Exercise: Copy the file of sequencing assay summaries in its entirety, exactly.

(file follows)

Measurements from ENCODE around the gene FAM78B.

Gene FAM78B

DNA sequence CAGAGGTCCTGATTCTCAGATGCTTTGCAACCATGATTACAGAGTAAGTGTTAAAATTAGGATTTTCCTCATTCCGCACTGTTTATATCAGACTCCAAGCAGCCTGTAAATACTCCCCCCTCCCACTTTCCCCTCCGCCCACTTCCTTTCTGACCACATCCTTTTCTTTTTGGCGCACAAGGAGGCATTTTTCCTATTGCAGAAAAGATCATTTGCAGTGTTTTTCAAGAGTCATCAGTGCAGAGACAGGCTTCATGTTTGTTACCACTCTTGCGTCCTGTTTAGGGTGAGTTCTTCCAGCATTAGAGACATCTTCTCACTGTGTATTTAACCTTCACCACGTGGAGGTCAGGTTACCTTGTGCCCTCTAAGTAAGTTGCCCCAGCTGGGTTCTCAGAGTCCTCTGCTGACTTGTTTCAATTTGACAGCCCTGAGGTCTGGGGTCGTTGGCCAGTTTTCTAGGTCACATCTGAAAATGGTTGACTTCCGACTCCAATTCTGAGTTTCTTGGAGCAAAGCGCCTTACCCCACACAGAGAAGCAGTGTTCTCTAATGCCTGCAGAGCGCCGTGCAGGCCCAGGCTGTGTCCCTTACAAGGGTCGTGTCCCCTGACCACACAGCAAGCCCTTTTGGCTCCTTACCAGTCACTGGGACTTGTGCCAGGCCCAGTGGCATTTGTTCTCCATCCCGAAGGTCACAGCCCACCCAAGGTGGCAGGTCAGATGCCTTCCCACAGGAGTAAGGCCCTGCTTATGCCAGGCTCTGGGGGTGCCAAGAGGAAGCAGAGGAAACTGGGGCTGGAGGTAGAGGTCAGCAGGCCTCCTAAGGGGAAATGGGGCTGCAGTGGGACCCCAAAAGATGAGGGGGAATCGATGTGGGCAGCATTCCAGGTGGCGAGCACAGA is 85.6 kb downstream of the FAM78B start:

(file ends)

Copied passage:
Measurements from ENCODE around the gene FAM78B.

Gene FAM78B

DNA sequence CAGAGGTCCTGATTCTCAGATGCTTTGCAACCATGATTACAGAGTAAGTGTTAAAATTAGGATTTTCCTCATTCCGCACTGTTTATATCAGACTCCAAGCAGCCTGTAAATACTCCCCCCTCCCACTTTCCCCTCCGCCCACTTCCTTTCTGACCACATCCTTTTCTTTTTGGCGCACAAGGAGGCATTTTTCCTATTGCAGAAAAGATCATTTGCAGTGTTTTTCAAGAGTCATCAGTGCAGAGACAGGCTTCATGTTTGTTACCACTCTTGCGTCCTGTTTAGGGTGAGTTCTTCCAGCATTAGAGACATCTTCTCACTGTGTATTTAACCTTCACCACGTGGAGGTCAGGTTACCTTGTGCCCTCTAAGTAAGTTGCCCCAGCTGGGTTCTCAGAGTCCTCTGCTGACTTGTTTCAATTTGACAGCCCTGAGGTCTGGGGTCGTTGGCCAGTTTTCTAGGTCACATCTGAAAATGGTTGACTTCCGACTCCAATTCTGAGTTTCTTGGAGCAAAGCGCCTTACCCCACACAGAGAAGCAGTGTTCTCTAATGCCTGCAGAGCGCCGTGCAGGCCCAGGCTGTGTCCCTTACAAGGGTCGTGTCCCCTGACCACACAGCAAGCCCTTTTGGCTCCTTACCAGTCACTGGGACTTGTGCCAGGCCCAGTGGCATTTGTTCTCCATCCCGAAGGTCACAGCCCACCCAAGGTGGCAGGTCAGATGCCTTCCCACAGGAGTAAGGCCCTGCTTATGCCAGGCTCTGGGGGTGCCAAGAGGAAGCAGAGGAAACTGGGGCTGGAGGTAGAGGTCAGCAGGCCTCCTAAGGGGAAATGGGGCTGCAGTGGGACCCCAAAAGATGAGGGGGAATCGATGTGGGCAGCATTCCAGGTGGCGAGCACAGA is 85.6 kb downstream of the FAM78B start: